Date of Award


Document Type

Campus Access Dissertation


Moore School of Business



First Advisor

Henry Chappell


In this dissertation, I study economics textbook markets as an example of durable goods monopoly. Textbooks are protected by copyrights, and from a student's point of view, different textbooks are not good substitutes because students wish to use the textbook adopted by their instructors. Therefore sellers have market power. Textbooks can be reused, and are therefore at least somewhat durable. Traditionally textbooks have been sold; for a variety of reasons a rental-only policy seems to have been impractical. An implication is that the existence of resale markets will lower the profit potential for textbook producers.

If renting is not feasible, one way to limit the durable goods monopoly problem for sellers is to strategically reduce the durability of the goods. Planned obsolescence limits the amount of previously produced output available to compete with current output. In the case of textbooks, planned obsolescence can take the form of strategically shortened revision cycles.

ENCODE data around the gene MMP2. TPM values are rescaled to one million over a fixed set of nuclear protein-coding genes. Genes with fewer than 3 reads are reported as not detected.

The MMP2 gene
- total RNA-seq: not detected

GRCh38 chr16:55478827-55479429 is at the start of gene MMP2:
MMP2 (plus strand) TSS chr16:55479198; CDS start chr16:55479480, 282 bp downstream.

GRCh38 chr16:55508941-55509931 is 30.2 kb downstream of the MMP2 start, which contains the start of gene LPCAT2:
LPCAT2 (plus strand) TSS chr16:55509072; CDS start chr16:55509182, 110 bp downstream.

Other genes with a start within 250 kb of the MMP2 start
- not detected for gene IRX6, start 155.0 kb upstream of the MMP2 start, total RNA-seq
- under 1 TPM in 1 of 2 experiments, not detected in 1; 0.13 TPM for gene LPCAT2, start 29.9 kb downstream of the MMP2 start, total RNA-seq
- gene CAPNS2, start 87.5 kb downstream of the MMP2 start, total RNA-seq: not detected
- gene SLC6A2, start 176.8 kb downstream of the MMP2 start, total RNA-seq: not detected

In recent years, an important innovation, production of digital e-books, has impacted publishing. The e-book innovation can provide publishers with an improved opportunity to rent books, rather than sell them. Access to e-books can easily be sold with expiration dates, implying that the content is rented. As e-book sales become increasingly important, then the need to strategically reduce durability through short revision cycles should be reduced. That is a key hypothesis investigated in this dissertation. The first chapter of this dissertation will review the literature on durable goods monopoly, emphasizing contributions that are especially applicable to textbook markets. In the second chapter, I will empirically model textbook revision decisions. Using data from PubTrack Higher Education that describes sales and revision data for a variety of economics textbooks from 1996 to 2008, I look for evidence of changing revision cycles related to the introduction and spread of e-book editions. To do so, I estimate a proportional hazards model to explain revision choices. Preliminary evidence shows that, other things held equal, probability of revision decreases in the period since e-books were introduced. My third chapter will investigates the robustness of the second chapter results by examining how revision cycles differ across texts in particular subfields of economics. For example, revisions of macroeconomics texts may be driven by the need to update data frequently, while microeconomic theory books are not. One might then expect that the e-book innovation would produce a greater impact (lengthening the cycle) for microeconomics than macroeconomics.